By the way, I'm a ski nut who is a wife married for twenty years to a non-skiing husband.  I applaud you for sticking with your wife.  My daughter and I leave him at home with the dog and cat. rolleyes.gif

post #10 of 23
Thread Starter 
Quote:
Originally Posted by marznc View Post

Was the instructor a man or a woman?  Does it make a difference to your wife?  Did she like the instructor?

 

Have you heard of the book "A Conversation with Fear"?  First edition was called the "Yikes! Zone".  Might be helpful for your better half given that she has confidence issues.  Have heard from women who learned as adults that it's helpful.

 

http://www.epicski.com/t/100637/a-conversation-with-fear

 

By the way, I'm a ski nut who is a wife married for twenty years to a non-skiing husband.  I applaud you for sticking with your wife.  My daughter and I leave him at home with the dog and cat. rolleyes.gif

It was a man and a really nice guy, we liked him and would most likely look for him for private classes if we decide on that. She enjoy her time on the lessons and I don't think it would make a difference, but maybe I'm wrong!

post #11 of 23

With the careful thought you are putting into the options, I'm sure whatever you do will work out fine.

 

Given any thought to meeting some Bears in person at the Big Sky Gathering in March?  You are close enough to drive over for at least a few days.  Your wife would probably really like Bridger and Andesite Mtn (part of Big Sky).  I was with a friend from SC there last winter.  It was her first trip out west and she was definitely a cautious beginning intermediate.  She loved Bridger.  Big Sky was a little intimidating for a flatlander.  But you won't have that problem.  The blue runs go on and on.  The blacks . . . well there are the easier ones and there are the ones that are harder than you are probably ready for.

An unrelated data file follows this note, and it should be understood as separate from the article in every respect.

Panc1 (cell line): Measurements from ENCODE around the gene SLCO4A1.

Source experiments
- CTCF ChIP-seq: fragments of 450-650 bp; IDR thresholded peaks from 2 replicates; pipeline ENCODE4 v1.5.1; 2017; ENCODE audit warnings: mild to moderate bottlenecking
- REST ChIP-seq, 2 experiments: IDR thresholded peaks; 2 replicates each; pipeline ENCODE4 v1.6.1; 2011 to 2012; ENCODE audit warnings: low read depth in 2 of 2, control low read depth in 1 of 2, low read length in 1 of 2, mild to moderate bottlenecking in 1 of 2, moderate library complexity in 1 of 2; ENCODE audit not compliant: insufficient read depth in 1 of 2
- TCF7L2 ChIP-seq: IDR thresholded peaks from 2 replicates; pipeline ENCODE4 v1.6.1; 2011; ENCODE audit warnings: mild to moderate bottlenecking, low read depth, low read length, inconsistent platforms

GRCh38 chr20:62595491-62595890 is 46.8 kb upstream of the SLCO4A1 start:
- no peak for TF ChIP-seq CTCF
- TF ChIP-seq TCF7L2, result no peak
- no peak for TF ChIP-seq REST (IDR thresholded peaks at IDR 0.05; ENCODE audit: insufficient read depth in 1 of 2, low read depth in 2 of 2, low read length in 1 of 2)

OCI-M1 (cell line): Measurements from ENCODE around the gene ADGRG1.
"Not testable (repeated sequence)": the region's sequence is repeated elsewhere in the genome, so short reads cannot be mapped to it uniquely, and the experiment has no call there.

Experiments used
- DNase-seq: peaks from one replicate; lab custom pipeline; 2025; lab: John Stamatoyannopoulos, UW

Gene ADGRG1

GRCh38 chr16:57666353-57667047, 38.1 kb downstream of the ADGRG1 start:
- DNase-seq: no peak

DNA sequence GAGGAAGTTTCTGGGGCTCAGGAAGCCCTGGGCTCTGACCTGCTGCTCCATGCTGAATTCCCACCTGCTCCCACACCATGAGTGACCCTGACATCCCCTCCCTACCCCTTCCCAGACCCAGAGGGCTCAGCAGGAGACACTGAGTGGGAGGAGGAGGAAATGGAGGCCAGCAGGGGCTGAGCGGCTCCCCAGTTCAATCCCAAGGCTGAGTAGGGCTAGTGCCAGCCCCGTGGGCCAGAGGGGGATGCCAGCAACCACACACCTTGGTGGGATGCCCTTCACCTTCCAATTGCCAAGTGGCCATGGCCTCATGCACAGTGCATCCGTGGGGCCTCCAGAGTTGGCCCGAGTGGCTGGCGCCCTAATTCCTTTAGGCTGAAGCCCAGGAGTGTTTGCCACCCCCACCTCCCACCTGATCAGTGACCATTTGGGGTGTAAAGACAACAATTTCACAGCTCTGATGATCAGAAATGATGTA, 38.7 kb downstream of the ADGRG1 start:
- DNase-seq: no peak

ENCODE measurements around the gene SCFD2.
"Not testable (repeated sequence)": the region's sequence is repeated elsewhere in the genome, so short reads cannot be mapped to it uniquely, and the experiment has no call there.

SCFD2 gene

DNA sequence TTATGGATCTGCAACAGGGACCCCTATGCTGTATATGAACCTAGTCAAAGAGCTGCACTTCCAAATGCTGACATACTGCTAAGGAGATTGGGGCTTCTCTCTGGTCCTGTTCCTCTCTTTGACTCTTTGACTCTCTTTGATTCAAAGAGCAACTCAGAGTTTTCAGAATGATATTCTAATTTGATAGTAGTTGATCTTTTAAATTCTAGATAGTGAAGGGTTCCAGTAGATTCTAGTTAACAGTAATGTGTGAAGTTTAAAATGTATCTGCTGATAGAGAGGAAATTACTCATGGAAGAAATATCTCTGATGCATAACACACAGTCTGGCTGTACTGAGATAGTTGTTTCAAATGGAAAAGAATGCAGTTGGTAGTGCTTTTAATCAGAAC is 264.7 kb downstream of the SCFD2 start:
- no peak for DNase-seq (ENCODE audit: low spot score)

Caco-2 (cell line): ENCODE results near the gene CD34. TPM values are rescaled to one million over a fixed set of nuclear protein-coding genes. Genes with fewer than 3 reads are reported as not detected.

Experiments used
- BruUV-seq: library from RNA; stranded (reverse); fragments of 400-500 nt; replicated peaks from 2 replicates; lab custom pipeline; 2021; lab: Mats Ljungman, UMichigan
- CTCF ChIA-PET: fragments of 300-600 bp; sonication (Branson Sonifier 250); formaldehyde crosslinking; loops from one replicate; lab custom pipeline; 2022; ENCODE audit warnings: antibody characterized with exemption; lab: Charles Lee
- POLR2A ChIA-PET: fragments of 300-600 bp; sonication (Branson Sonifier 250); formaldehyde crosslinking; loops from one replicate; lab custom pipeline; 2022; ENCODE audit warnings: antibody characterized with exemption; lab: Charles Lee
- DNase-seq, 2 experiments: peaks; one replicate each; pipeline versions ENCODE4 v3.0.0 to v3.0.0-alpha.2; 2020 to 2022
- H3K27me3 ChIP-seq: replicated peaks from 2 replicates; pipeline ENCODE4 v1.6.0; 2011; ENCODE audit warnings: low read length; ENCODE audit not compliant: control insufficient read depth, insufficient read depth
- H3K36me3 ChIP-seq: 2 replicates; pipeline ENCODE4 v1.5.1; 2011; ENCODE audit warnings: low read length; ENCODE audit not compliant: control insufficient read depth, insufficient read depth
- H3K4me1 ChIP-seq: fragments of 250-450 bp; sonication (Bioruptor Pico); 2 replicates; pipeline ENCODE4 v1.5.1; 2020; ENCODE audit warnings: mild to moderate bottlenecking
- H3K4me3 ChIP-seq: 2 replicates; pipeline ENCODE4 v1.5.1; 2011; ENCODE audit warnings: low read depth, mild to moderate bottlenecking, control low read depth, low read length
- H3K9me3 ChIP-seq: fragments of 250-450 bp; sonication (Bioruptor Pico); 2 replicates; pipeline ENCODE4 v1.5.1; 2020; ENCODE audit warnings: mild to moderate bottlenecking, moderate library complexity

post #12 of 23

Some women do prefer female instructors.  That's not true for me, so don't assume it would be for your wife.  If she was happy with the instructor and they were able to effectively communicate with each other, he may be perfect for her.

 

Another thought ... if your wife browses online much, she might want to consider looking at the SkiDiva forum.  It's a great place for her to get information geared toward women, get support as she progresses, and maybe find others in your area to ski with.

post #13 of 23
Quote:
Originally Posted by marznc View Post
 I applaud you for sticking with your wife.  My daughter and I leave him at home with the dog and cat. rolleyes.gif

I see you've got that worked out well! I know other women who ditch their hubbies to go skiing – and it always gives me great pleasure to hear when this type of situation works out.

post #14 of 23
Quote:
Originally Posted by vickieh View Post

Another thought ... if your wife browses online much, she might want to consider looking at the SkiDiva forum.  It's a great place for her to get information geared toward women, get support as she progresses, and maybe find others in your area to ski with.

Absolutely!!

post #15 of 23
Quote:
Originally Posted by vickieh View Post

If she was happy with the instructor and they were able to effectively communicate with each other and he is certified at L-2 or above, he may be perfect for her.

See correction ^^.  Xela is right ... you should ensure the instructor is certified at L2 or above.

 

The skiing skill, the training skill ... in general, the dedication of the instructor to the sport ... become more important as you advance.  Your private lessons are probably going to cost the same whether or not your instructor is certified.  Do yourself a favor and get the most for your money.

 

Also, instructors put a lot of time and money into getting their certifications.  We give back to them by using their services.

 

If the instructor you had is not adequately certified, now is the time to switch.  You can call the ski school at the beginning of the season and find out who on their staff is certified at L-2 or above.

post #16 of 23

Before I even start, I have 9 years of instructing under my belt, and for those of you that like certification stats, I am testing for level 2 because the public seems to think it matters a lot more then it really does.

 

Always try to get an instructor with 5+ years of experience. 

 

 

Most of the advice you have gotten so far is spot on. 

 

My 2 cents.

 

1.  Group lessons are always a good choice.